What My Wife Taught Me About the Dreaded Car Ride After the Game

Let's Rewind

In the early years of my son's baseball career, the car ride home was always fun and cheerful -- win or lose. As I look back now it's obvious to me which one of us started taking the fun out of that car ride. MY need for constant improvement and performance excellence turned me into a play-by-play analyst rather than a supportive dad. Don't get me wrong, I thought I was being supportive -- by pointing out all the opportunities for improvement! I soon realized my son was becoming more and more defensive during this period of our relationship. At times the car ride home became a tension-filled encounter. I became eager to fix all the mistakes in the game and my son was on guard and ready to defend every action as justifiable -- even a blown play.

Fortunately, things changed due to a retooling of my thinking and tactics. The conversations became more constructive and non-confrontational, in spite of the normal strikeouts and errors that come with baseball. This drastic improvement was a result of the coaching I received from my wife. Here's a summary of what she had the wisdom to see and pass along to me in spite of my initial stubbornness!

  • Emotions often dominate a young athlete more than logic after a competition -- especially in the case of a loss or sub-par performance.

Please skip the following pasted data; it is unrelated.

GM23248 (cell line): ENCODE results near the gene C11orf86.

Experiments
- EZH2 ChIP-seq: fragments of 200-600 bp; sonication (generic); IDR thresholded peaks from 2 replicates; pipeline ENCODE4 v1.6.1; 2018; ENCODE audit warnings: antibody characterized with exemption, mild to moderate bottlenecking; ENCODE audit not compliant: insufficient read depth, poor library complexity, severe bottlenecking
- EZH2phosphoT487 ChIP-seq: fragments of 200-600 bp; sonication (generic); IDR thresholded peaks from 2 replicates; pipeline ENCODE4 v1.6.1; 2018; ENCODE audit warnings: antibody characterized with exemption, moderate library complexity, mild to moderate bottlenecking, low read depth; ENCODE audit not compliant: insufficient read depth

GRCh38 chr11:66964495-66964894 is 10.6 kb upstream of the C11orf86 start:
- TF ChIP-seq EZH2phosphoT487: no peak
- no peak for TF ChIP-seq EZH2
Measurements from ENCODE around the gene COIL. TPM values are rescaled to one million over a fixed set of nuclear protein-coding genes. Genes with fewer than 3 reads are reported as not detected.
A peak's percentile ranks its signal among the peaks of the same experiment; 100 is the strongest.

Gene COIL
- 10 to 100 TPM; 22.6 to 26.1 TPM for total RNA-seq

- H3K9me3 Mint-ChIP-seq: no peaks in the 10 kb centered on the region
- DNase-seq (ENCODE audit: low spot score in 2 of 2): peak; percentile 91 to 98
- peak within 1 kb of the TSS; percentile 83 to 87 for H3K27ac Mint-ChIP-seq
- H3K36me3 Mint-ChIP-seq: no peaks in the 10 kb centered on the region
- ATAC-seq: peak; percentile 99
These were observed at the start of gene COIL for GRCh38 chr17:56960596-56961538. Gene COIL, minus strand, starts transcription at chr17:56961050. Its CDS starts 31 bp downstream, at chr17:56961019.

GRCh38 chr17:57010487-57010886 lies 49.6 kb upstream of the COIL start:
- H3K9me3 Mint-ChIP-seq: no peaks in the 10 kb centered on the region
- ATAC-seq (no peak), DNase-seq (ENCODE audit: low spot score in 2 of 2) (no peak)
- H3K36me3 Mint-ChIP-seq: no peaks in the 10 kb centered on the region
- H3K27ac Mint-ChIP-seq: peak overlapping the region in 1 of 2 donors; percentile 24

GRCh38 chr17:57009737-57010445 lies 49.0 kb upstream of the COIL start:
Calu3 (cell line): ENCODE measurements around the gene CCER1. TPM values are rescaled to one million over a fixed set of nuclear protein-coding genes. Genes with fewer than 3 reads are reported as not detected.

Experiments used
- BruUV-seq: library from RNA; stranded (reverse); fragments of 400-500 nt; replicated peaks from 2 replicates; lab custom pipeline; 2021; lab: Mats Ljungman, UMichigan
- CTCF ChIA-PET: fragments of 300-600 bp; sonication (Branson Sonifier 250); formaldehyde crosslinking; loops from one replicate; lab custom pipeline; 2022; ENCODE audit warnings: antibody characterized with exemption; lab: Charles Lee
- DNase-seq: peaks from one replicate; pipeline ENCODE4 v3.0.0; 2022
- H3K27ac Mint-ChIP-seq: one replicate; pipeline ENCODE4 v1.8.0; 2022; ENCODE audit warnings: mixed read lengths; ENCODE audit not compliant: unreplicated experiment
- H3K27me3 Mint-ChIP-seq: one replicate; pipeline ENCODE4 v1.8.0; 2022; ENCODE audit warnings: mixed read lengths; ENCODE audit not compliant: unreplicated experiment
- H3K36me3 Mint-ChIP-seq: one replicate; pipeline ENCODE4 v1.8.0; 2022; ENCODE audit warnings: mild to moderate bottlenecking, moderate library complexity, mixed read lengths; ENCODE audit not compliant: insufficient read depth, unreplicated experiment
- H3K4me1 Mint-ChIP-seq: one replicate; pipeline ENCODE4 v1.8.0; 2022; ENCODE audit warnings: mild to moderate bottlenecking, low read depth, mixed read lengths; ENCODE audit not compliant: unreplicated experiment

• How long those emotions linger is a variable depending on the nature and maturity of the athlete.
  • Logic often dominates an analytical parent more than empathy after a competition -- especially in the case of a loss or sub-par performance.
  • A critical analysis by a parent, interacting with a disappointed athlete creates resentment and resistance.
  • A parent who is critical while a child is emotional produces a terrible combination.
My Realization

When I realized I was guilty of being insensitive to these realities the answer became so obvious --- not easy, but obvious. I needed to learn to wait until my son's emotions settled. The more patience I showed, and the less criticism I delivered, the more discussions we had. The more discussions we had, the better those conversations became.

I've described this family lesson the way it happened in our case. For you, it might be Mom who reacts as I did after a game -- eager to fix things. Learn to trust the one who shows the most patience and the most empathy for a young athlete's emotions after a game – joy, or disappointment. It's still just a game to be played.

Sport Family Coach at

Founder of Growing Champions for Life, David helps sports parents and coaches incorporate positivity and persistence into their communication with the young athletes who count on their encouragement and guidance. An eight-time national water skiing champion, five-time national record holder in water ski jumping, former World Championship U.S. Water Ski Team coach, and proud professional sports parent, he understands first-hand the challenges and rewards of competition. His extensive experience as a corporate leadership coach for Nextel, Sprint, Allstate, Balfour Beatty, The Villages and other companies provides David with unique insight into the skills needed to excel in sports, business and life. He brings an athlete's discipline, a coach's inspiration, and a parent's practical experience to his mission to grow not just champion young athletes, but holistically well-rounded individuals equipped for lifelong excellence.

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